So when you express concern about "instinctively knee-jerk reactions" against contemporary art, I think the far greater danger is of knee-jerk reactions against commercial art and illustration (which is confirmed by economics, by museum / gallery space, by press coverage, prestige, or any other test you might want to name). That overwhelming bias is one of the main reasons for spending time here trying to tease out whether there are elements of genuine value in commercial / illustration art. In doing so, I don't mind occasionally making a point by contrasting illustration with art that is currently approved by the grandees of culture (who are, in my judgment, far more judgmental).

But I don't delude myself that they notice my thumb in their eye.

Joss said...

One of the commenters on this blog a ways back said something like, "It is rare, but every once in a while art achieves the integrity of manual labor."

Many of the "Never to be real artists" frequenting this blog share Dave's specific appreciation for the primacy of the integrity and power of the image, along with his desire to honor this in a culture where it is undervalued. So whether it's dripping with sentimentality or loaded with silliness, I find a core of dignity in Dave's choices.

You can see the spark of life in Oberhardt's subjects. There is an honesty, and clarity, that are powerfully expressed, easily transcending the basics of craft and personal style. I would agree that I have seen similar work, I don't find it exceptionally original in its psychology or execution, but originality is overrated. There is no reason not to appreciate a rose though you have seen a few before. It enriches my life. I think I've seen Oberhardt before, though not these pieces and I would happily see more.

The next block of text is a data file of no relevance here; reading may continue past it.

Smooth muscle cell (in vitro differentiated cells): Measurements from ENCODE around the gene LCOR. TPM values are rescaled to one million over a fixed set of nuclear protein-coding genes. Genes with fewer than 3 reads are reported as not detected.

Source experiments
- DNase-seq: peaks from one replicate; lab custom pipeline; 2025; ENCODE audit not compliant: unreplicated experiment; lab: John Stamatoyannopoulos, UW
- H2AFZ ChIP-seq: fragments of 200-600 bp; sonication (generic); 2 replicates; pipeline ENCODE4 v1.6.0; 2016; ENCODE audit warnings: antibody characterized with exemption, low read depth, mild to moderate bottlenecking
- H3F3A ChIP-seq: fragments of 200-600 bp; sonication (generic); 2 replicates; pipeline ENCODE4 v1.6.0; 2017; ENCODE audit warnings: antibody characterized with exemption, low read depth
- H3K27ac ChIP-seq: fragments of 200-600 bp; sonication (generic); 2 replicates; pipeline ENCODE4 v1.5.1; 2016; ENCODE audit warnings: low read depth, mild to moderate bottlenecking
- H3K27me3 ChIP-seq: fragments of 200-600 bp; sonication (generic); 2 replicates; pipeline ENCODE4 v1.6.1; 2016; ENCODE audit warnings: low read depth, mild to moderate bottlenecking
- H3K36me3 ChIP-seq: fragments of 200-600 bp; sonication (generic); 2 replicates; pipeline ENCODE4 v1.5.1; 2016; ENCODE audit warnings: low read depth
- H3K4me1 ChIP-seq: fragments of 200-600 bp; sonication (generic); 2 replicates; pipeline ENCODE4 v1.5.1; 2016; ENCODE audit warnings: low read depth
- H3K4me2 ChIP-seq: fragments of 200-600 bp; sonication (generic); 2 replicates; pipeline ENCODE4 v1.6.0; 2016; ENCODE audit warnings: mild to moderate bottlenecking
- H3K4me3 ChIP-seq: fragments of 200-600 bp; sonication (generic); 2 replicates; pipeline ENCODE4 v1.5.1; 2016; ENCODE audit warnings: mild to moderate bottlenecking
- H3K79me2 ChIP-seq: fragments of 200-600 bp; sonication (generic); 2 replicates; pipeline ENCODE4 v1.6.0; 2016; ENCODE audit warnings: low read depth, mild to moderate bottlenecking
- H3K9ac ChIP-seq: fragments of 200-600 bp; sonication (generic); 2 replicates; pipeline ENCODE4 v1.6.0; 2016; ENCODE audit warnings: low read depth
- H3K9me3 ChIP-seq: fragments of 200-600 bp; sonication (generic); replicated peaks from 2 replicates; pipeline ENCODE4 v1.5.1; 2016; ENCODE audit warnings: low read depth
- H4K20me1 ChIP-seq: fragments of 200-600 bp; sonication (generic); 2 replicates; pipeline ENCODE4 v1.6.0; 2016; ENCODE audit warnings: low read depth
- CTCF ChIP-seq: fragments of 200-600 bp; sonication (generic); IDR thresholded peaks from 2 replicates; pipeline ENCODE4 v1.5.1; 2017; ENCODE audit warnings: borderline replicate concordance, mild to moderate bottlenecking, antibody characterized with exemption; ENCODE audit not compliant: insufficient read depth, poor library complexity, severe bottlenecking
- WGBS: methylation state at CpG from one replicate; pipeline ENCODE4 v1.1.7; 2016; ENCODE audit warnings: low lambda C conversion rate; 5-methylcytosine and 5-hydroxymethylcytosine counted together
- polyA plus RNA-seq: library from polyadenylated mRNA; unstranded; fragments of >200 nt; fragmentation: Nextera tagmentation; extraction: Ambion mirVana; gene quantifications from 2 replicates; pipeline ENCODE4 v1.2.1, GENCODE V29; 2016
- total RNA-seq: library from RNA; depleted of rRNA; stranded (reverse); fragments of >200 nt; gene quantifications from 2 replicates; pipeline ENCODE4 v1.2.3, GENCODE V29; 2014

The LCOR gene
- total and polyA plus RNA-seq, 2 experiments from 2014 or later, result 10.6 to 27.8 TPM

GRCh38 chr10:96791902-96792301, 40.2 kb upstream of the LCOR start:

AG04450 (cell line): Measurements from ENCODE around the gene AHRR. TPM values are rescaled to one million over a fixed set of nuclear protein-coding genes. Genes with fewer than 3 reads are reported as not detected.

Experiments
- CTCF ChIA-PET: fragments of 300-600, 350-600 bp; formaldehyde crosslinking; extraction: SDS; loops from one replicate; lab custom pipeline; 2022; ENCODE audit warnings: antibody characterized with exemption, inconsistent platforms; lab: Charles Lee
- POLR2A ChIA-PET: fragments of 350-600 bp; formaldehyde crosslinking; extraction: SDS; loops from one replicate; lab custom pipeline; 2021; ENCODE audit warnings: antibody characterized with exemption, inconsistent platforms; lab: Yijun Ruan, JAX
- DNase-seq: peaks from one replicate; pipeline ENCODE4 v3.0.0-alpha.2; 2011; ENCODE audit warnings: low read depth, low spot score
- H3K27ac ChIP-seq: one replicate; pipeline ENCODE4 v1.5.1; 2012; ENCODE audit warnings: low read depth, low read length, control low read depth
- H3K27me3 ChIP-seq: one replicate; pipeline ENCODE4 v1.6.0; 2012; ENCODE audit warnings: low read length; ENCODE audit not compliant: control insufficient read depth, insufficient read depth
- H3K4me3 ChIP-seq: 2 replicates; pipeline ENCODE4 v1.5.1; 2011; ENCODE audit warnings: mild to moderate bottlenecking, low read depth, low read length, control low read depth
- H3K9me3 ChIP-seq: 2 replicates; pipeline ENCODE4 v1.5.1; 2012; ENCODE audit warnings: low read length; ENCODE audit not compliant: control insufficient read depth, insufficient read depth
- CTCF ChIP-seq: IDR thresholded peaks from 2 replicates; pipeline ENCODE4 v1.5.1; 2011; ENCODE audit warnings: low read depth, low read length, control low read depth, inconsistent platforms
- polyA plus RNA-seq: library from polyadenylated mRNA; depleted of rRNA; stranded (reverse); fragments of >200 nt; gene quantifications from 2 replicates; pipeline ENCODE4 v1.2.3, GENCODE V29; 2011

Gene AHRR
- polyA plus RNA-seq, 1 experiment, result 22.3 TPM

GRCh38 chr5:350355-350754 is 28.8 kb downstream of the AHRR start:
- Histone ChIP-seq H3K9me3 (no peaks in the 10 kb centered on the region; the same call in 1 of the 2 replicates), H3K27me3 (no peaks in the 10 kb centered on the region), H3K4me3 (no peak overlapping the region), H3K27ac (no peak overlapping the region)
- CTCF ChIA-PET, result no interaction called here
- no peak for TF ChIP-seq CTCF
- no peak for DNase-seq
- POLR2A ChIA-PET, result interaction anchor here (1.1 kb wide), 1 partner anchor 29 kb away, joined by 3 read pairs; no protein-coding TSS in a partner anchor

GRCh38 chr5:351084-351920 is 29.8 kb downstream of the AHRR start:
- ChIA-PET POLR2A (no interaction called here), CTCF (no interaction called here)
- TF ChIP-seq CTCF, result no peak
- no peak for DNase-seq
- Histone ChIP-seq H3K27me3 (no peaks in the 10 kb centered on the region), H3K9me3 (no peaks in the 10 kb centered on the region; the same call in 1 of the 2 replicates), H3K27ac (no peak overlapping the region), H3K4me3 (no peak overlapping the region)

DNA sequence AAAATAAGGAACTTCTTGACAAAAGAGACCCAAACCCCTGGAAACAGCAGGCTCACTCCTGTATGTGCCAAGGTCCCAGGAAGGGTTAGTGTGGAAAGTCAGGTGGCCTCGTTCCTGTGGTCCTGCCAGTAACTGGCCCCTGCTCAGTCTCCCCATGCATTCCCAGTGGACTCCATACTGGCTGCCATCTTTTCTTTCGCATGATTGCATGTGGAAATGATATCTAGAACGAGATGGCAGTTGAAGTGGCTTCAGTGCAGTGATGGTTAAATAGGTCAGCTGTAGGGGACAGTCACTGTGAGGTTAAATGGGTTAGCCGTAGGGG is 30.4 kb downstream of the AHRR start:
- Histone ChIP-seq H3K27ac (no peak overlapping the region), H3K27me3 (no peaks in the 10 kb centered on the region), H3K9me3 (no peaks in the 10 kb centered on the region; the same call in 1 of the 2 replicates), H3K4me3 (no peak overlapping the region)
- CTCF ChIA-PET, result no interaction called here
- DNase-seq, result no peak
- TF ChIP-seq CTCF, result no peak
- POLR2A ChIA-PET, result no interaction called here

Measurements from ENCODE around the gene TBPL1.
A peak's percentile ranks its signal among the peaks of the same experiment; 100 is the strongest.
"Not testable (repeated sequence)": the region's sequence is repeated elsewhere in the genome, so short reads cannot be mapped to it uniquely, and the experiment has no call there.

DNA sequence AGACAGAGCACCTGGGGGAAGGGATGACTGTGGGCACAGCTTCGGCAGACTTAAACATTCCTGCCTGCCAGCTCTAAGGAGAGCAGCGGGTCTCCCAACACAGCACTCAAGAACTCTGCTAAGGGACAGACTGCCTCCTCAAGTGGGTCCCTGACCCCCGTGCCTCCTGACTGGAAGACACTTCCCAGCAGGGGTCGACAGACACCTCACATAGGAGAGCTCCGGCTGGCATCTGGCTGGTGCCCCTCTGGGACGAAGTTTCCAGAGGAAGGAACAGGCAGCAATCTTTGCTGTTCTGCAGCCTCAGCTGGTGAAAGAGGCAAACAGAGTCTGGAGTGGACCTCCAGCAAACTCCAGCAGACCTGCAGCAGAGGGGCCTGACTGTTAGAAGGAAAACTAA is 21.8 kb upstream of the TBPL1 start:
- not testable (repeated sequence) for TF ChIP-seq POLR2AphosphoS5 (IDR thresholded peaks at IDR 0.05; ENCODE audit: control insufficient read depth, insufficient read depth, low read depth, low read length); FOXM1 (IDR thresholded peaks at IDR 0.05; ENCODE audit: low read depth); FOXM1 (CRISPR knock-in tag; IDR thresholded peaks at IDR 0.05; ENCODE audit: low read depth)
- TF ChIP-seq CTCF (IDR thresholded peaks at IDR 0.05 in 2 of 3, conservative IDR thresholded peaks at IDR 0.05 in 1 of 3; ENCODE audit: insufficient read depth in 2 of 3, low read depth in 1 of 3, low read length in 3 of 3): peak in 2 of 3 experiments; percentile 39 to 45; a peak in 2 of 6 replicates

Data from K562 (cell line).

अर्जुन said...

It is strange that so few portraits of no-names ever provide rare psychological insight.

"I doubt that Boucher(sic)… work will ever find its way here."~ The Lucy fan has that covered.

Bouché's Jack Benny has long been a personal favorite, did Bouché ever draw Phil Harris?


Anonymous said...

David, thank you for another great post. Since both of us share affinity towards decisive and meaningful lines, perhaps you might be interested in seeing these drawings:

Rob Howard said...

>>>"I doubt that Boucher(sic)… work will ever find its way here."~ The Lucy fan has that covered.

Bouché's Jack Benny has long been a personal favorite, did Bouché ever draw Phil Harris?<<<

Thank you for volunteering that correction. I sit corrected. If I might run everything past you before posting it, that would be of inestimable service as somehow my spellchecker has gone missing.

chuck pyle said...

Such an underappreciated artist. I have been a huge fan of his incisive, brilliant draftsmanship. Society of Illustrators has a fabulous, and seriously degraded tape with him doing a demo, mostly silent. Shows him putting a shadowbox like backdrop for light control, followed by lighting and then just nailing the sketch. There needs to be a monograph! Time magazine has some on their site.